It started with a loud cheer in Baton Rouge.

It ended with more of a golf clap in New Orleans.

In between, there were celebrations in Lafayette, Hammond and Ruston.

It was all part of a banner day for Louisiana’s college baseball teams, the likes of which the state hasn’t experienced in more than a decade.

Five teams from the state saw their names pop up on the television screen as ESPNU unveiled the 64 teams playing in this year’s NCAA baseball tournament.

LSU, Louisiana-Lafayette, Louisiana Tech, Southeastern Louisiana and Tulane all made the tournament, which begins Friday at 16 sites around the country.

Getting at least one team in is nothing new. Dating to 1979, at least one Louisiana team has made the field every year except 2011. But this year is special.

This is the first time since 2005 that five Louisiana schools made the tournament. That year, LSU, Tulane, UL-Lafayette, Northwestern State and Southern made it. Louisiana also sent five teams in 2000, 1999, 1994 and 1987.

With six teams apiece, only Florida, Texas and North Carolina produced more teams this year.

“It’s great for the state,” Tulane pitcher Emerson Gibbs said. “This state is super competitive. You see it during the season when we all sort of beat each other. There are some competitive ballplayers that come out of Louisiana.”

Southeastern Louisiana was one of the last teams to make it into the tournament, helping erase the heartbreak of a year ago when they missed out after a strong season.

It’s why Lions players tossed coach Matt Riser into a swimming pool at the team’s private viewing party.

Southeastern didn’t win the Southland Conference tournament, which would have given it an automatic berth. Instead, the Lions were chosen as an at-large team.

“We feel good because this is our first at-large bid in school history,” pitcher Mac Sceroler said. “We definitely earned this, and we showed everybody that we earned it. We didn’t just get in because we won the (conference) tournament. We earned it, and people have some respect for us after seeing that. It lets us know that we belong here.”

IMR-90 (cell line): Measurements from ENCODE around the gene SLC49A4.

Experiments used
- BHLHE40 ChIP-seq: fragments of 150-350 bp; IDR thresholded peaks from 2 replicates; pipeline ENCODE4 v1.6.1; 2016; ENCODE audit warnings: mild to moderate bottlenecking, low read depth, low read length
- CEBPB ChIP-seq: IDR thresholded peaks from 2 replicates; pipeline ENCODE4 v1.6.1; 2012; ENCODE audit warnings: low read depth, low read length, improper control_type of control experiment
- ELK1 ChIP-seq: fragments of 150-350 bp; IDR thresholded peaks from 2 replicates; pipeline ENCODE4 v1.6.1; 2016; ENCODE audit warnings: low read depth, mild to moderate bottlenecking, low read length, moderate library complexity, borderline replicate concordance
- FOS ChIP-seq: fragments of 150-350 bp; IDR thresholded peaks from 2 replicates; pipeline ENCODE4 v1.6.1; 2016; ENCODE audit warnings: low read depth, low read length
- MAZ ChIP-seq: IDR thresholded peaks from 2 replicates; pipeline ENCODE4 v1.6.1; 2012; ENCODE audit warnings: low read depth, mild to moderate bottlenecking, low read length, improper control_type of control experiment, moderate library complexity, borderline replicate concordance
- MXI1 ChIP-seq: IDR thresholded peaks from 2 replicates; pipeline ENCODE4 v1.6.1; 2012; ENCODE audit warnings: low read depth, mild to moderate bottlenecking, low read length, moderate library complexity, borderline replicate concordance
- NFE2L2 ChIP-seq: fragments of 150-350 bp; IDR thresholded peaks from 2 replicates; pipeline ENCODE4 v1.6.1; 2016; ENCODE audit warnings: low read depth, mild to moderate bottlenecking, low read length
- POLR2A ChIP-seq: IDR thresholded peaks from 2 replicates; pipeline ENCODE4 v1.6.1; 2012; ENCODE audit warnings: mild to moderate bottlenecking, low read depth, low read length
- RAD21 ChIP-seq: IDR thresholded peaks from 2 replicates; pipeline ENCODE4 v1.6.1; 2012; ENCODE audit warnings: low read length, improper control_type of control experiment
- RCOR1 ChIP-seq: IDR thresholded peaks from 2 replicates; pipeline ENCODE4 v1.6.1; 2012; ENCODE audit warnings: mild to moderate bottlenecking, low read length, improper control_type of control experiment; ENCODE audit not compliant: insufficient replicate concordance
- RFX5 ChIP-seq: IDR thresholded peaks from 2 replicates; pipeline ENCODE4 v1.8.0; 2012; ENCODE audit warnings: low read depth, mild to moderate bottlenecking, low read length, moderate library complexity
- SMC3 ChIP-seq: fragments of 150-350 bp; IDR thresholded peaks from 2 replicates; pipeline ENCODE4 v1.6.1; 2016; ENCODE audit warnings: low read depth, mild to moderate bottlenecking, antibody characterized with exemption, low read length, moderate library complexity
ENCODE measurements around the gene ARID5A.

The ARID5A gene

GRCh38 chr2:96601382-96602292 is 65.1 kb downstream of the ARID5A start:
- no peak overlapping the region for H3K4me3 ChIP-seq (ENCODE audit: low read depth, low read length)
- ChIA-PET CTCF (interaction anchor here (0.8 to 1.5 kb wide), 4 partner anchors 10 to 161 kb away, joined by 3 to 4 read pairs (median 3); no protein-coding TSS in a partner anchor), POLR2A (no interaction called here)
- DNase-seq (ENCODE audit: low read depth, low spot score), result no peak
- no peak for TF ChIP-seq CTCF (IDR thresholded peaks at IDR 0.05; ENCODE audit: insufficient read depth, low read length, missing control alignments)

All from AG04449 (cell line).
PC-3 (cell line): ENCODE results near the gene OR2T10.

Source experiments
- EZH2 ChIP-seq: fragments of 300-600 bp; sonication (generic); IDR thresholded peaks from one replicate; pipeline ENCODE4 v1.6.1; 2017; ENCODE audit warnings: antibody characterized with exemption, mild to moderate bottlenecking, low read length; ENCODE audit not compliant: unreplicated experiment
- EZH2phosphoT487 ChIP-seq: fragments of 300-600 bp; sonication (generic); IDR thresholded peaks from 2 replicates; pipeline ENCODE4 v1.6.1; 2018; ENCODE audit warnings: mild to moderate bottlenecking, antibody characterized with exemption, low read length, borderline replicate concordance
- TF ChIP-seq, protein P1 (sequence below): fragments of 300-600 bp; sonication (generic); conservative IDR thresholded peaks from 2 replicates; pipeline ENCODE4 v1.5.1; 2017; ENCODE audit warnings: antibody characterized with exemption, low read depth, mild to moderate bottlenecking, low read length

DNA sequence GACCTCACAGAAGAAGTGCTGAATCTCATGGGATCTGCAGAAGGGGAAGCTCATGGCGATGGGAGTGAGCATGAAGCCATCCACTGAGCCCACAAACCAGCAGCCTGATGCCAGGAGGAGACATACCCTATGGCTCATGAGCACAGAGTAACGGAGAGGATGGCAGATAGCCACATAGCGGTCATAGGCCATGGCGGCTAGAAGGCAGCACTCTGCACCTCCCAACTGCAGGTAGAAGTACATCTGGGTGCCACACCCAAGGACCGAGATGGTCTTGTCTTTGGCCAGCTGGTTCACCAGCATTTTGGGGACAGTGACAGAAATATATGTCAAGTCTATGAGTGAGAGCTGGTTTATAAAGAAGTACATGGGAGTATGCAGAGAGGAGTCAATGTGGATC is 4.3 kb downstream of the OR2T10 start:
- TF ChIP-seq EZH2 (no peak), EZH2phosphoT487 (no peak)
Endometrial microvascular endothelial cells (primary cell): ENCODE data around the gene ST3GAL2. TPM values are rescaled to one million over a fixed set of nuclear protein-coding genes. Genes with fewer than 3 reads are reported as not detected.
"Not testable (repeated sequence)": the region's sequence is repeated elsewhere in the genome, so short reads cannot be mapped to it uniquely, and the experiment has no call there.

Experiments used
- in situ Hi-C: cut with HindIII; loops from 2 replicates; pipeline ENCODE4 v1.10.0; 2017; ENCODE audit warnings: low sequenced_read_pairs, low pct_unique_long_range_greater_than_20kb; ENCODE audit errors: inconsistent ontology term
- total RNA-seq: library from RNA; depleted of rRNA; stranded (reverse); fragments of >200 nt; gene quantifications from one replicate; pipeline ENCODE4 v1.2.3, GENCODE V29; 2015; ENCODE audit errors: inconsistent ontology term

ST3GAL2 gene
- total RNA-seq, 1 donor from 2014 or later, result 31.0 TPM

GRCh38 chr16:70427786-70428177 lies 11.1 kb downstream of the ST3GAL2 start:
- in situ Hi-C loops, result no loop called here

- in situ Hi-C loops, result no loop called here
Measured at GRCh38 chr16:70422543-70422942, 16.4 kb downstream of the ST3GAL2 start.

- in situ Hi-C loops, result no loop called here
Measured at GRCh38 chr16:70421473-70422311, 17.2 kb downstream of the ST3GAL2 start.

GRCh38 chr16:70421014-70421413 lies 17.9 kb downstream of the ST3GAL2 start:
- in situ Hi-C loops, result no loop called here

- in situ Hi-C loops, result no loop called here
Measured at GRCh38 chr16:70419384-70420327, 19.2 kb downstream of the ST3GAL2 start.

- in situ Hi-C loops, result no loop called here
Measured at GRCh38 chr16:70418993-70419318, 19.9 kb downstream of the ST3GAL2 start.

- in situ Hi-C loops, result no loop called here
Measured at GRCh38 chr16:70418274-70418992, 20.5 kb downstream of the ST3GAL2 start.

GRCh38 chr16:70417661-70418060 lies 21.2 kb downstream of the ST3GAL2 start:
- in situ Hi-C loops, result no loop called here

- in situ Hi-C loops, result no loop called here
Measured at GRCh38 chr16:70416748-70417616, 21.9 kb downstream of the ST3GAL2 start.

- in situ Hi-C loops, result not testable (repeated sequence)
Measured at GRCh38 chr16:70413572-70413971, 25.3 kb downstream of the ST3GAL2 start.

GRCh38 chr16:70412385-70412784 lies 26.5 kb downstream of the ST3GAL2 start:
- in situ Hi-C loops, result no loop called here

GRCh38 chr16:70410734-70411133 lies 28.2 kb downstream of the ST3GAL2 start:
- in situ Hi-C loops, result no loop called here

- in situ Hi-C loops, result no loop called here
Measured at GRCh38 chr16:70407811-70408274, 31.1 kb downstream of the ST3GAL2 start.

Southeastern had to wait to see if it would make it, but LSU and UL-Lafayette knew they were in. They were announced as tournament hosts Sunday.

But there was still reason to celebrate in Baton Rouge. A loud cheer erupted at the Tigers’ viewing party when it was announced they are the No. 8 national seed. That means if LSU wins its regional this weekend (it’s grouped with Southeastern, Rice and Utah Valley), the Tigers would host a best-of-three super regional the following weekend, with a spot in the College World Series on the line.

The Ragin’ Cajuns are in the tournament for a fourth straight season and are a regional host for the second time in three years.

“It’s an honor and a privilege to host,” coach Tony Robichaux said. “That was one of our goals this year.”

Tulane, which won the American Athletic Conference regular-season title, knew it was in the tournament; the Green Wave just had to wait and see where it was headed.

“We were in last year as a 3 seed, with fingers crossed hoping we’d get in as a bubble-type team,” coach David Pierce said. “This year, we were talking about hosting and didn’t quite make that goal. But we felt pretty comfortable that we were a solid 2. That in itself gives us so much confidence.”

Louisiana Tech ended almost three decades of frustration, making the tournament for the first time since 1987.

“This is just an awesome day for our program, these kids, our coaching staff and our fans,” coach Greg Goff said. “To finally see our name up there with the top 64 teams is just so amazing.”

The five Louisiana teams are in four different regionals, with only Southeastern and LSU in the same one. UL-Lafayette will host, and the other two schools are Mississippi-bound: Tulane travels to Oxford, and Louisiana Tech heads to Starkville.

LSU coach Paul Mainieri was asked whether he was surprised to have just one in-state school in the Tigers’ regional.

“I’m never surprised by anything,” he said. “I thought there was a lot of diversification (in) how they sent teams to different places. … Personally, I think there’s a great way to do it. I think there should be some other Louisiana flavor in our tournament, but I’m glad it’s not an entire state tournament — let’s put it that way. I think, for everyone’s experiences, the student-athlete’s experiences, the fan’s experiences, it’s great when the teams get shuffled around. Makes for a lot more fun.”

And this year, it should be a whole lot of fun for everyone in Louisiana, especially if a team or two gets to Omaha. LSU, which has six national titles, is the only team in the state to win a College World Series championship.

“LSU is going to be that model still, as far as being the major state school,” Pierce said. “But there is a lot of great baseball in this state.”

Monday confirmed that.